I was recently thinking about a moment in my career that taught me several things about team decision-making.
It was many years ago in my staff meeting and I had opened a topic for discussion that I knew the members of my staff disagreed strongly about.
Lesson #1: You want your team to argue
False harmony and shallow agreement are not useful. They deter progress.
If you’ve got an important decision to make, unless you get everyone arguing passionately for their opinion you will never get the best, truest information on the table.
The best insights come out when people disagree in earnest. When people argue a case they genuinely believe in, they present their strongest facts and their most informed points — they use their strongest material.
If your team never argues important stuff, you are missing the most valuable insights you can get about the issue.
So, in this particular case, I encouraged my team to debate for about 20 minutes.
Then I looked at one of the people on my team and, said: “OK, Scott, you own this decision. You’ve heard all of our opinions… what is your decision?”
There was a moment of shock and awe in the room, because this team had been one that prior, lived in a state of unending consensus seeking.
Everyone except Scott looked at me with an incredulous look – as if to say, “Can she DO that?”… and Scott looked at me in surprise and a little delight and said, “Really, I get to decide?”
I replied, “Scott owns this decision, he owns leading the work to follow through on this decision. He’s heard all of our opinions now. I support his decision, and you need to as well.”
I could see some members of the team trying to conceive of a retort which would render Scott’s decision unofficial, and throw us back into the false comfort of no decision — but they couldn’t.
Lesson #2: Support a decision maker for each decision
One of the biggest issues I see in decision-making is that the team can’t agree on (or never thinks about) who owns the decision. This causes lots and lots of talking that never concludes.
As the leader, you need to make sure to identify a decision maker up front, for each key decision that needs to be made.
If you always make yourself the decision maker, you are not building bench strength and scalability into your organization, and you're probably not always getting the best decisions.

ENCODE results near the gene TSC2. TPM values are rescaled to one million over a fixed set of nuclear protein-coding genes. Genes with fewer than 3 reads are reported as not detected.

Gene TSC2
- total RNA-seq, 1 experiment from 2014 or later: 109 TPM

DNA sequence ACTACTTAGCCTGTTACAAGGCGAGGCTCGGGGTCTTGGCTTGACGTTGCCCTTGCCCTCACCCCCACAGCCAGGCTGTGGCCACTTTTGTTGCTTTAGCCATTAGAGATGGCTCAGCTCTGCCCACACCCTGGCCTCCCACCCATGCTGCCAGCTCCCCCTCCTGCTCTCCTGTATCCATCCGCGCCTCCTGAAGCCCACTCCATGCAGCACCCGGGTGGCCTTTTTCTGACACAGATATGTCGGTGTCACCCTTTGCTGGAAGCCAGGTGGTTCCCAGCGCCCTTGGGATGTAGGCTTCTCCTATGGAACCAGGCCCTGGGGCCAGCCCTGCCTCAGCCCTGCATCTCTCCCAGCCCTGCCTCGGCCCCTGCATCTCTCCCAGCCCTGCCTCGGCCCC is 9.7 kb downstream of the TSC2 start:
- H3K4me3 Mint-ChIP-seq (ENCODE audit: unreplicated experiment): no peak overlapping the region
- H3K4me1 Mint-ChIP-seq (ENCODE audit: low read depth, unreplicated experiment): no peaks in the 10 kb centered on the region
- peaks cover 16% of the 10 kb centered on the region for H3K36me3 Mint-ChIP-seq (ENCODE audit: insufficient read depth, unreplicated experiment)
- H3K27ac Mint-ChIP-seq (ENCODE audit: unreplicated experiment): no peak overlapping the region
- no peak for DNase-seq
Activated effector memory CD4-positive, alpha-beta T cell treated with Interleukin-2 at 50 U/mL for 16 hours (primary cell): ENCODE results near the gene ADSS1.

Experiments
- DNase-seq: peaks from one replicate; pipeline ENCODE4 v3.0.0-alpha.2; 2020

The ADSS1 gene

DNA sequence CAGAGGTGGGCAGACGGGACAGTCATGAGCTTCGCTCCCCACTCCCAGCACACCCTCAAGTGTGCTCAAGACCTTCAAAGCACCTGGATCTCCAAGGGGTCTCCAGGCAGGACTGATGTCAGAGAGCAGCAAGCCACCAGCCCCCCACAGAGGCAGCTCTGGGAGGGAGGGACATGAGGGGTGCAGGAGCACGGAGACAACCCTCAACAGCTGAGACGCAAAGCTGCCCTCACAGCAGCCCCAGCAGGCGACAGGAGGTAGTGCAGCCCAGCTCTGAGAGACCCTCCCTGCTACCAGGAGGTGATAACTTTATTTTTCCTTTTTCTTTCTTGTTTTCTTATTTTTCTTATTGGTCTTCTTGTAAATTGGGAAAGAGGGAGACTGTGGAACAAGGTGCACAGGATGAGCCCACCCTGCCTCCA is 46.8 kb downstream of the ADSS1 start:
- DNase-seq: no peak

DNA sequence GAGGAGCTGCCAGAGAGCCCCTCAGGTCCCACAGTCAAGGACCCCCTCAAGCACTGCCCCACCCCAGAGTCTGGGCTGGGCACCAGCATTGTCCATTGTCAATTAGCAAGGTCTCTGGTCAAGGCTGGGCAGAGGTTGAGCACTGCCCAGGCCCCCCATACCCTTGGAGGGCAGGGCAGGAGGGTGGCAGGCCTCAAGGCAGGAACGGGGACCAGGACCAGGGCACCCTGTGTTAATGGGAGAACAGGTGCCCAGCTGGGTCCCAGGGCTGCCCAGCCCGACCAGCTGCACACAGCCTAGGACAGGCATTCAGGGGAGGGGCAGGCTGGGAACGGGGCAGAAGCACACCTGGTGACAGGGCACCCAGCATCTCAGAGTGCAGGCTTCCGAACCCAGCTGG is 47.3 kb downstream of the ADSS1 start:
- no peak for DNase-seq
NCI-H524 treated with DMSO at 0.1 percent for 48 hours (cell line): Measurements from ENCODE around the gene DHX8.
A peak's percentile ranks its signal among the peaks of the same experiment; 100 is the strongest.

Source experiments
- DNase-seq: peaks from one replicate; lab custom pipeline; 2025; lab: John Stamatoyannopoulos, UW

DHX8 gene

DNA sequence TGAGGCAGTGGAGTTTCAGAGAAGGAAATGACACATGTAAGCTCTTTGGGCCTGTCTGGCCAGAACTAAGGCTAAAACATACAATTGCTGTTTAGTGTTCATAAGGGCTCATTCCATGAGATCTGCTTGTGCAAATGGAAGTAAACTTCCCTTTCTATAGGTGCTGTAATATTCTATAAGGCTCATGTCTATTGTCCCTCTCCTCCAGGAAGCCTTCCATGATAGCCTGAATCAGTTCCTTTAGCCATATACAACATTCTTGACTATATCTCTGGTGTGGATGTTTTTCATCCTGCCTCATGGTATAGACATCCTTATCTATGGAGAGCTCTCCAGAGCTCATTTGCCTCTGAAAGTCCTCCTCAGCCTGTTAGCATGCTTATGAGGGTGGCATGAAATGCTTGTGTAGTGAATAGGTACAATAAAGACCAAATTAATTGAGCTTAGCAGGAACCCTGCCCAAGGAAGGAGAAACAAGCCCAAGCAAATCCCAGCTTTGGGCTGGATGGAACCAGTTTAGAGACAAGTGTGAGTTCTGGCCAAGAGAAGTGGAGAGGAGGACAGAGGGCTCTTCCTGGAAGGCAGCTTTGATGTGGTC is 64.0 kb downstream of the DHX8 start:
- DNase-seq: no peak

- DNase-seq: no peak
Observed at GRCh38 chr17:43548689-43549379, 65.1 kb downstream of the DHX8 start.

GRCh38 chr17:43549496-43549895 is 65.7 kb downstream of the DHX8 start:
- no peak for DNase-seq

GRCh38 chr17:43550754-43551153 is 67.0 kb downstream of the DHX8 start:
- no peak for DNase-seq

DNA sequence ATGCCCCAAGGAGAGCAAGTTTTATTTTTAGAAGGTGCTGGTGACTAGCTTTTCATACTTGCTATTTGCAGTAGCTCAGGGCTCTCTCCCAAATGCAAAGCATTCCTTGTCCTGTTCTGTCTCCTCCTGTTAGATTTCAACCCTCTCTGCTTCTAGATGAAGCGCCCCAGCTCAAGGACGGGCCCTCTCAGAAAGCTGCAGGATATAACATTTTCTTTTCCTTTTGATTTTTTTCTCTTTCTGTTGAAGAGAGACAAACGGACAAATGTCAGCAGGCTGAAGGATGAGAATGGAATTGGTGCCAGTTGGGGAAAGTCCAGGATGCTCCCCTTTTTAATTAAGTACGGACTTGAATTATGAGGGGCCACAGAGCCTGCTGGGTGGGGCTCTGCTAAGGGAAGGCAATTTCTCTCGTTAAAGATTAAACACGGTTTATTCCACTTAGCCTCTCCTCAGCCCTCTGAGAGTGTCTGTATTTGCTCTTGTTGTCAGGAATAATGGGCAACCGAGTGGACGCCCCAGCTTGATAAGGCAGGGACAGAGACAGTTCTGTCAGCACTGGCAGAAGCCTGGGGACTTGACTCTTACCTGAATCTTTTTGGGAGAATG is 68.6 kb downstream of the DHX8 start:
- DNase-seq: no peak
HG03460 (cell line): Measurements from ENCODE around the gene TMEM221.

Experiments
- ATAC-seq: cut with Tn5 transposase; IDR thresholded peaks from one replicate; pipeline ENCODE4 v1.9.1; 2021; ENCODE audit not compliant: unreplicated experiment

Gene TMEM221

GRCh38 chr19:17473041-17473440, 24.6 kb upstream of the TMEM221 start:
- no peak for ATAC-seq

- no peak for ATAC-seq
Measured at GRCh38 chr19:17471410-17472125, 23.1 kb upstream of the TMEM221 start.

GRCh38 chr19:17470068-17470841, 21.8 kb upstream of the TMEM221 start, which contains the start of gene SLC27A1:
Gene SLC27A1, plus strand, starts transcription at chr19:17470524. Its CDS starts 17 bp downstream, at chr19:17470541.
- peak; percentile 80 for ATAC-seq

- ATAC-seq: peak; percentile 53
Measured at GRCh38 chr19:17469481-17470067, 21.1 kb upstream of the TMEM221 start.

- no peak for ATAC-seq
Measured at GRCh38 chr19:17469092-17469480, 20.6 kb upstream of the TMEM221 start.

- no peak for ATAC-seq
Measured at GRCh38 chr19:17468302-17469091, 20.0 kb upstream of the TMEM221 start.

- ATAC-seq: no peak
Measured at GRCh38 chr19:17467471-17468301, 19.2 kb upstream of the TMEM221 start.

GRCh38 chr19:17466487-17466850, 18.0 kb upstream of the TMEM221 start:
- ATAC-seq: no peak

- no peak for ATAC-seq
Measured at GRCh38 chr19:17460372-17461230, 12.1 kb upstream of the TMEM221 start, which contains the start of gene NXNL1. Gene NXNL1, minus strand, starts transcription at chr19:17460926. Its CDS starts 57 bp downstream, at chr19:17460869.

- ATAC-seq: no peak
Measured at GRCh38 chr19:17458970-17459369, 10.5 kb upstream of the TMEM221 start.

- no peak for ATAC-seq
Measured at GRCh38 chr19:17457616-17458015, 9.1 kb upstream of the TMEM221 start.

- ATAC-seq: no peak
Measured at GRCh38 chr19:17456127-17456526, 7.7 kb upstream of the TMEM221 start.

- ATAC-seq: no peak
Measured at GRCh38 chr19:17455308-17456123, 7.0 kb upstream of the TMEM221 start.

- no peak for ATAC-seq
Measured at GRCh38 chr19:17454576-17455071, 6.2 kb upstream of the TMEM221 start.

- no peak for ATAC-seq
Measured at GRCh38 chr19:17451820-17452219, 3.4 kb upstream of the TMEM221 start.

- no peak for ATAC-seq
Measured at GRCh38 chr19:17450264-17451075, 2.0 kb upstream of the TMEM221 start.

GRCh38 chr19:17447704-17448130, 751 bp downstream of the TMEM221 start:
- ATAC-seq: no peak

One of the most important things you can delegate if you truly want to develop your organization is decisions.
Lesson #3: Don’t hide behind the desire for more data
As I work with management teams, it is very often that we get to the cusp of an important decision and it feels like it is 95% made, but then the group will, instead of making the decision, say, “We need more data”.
Question the need for more data this way: When I want to push a team into finalizing a decision, I ask them these questions.
- What specifically will more study reveal that you don’t know right now?
- What would you need to find in the study to form a different conclusion?
- Are these answers actually get-able from more study?
What I have found is that when I ask these questions, most of the time the team cannot come up with a specific reason for study that will reveal more useful insights than they already have right now.
Lesson #4: Decisions are scary, study is not
People generally inject the task of getting more data, not to improve the decision, but to avoid it.
If there is more get-able data that could cause a materially different outcome, by all means go get it, but if you’ve exhausted the knowable data, stop studying!
You are much better off, making a decision, trying it, learning as you go, and then regrouping if it doesn’t work, than you are getting more data that does not make a material difference in the quality of your decision.
But, it takes guts.
This is one of the important roles of a leader. To have the guts to go forward decisively instead of hiding behind more study.
Lesson #5: Timely decisions are a competitive advantage
Drawn out beginnings are not a great use of time and resources. If you need to get something done in 6 months, I’d rather have 5 months to do work, than spend 3 months deciding and have 3 months to do the work.
But lets face it -- another bad habit I see in many organization is that they take three months to make a one month decision and then still take six months to do the work.
The ability to make organizational decisions in a timely manner can be a genuine competitive advantage.
- The people who will do the work can start the work sooner.
- The people who would do the additional study can free up time spent seeking, processing, and communicating even more data — and start working on the important thing instead.
- The decision makers don’t need to wait for more information. They too can do better, new work, now.
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